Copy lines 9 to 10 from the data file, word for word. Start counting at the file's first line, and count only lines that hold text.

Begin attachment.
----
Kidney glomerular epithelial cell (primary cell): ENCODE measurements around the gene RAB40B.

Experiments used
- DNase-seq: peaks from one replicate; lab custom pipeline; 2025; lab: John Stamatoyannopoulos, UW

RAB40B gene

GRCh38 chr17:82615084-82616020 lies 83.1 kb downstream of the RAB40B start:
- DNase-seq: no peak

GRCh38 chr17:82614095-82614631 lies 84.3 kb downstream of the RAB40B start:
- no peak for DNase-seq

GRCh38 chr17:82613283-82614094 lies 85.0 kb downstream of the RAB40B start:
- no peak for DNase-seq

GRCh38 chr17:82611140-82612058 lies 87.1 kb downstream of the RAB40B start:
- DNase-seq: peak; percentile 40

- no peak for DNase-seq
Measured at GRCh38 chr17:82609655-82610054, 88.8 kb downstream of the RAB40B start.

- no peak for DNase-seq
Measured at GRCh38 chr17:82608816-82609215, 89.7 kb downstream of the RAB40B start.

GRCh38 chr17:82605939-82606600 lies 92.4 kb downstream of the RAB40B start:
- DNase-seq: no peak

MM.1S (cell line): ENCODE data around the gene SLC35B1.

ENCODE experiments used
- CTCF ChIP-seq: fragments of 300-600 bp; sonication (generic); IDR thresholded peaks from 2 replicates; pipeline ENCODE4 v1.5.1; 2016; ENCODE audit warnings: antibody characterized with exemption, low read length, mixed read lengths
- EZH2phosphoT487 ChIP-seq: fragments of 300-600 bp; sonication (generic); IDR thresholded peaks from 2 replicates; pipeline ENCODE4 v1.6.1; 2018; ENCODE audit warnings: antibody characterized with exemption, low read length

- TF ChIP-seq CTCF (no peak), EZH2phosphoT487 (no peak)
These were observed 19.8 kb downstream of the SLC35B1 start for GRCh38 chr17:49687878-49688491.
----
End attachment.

GRCh38 chr17:82613283-82614094 lies 85.0 kb downstream of the RAB40B start:
- no peak for DNase-seq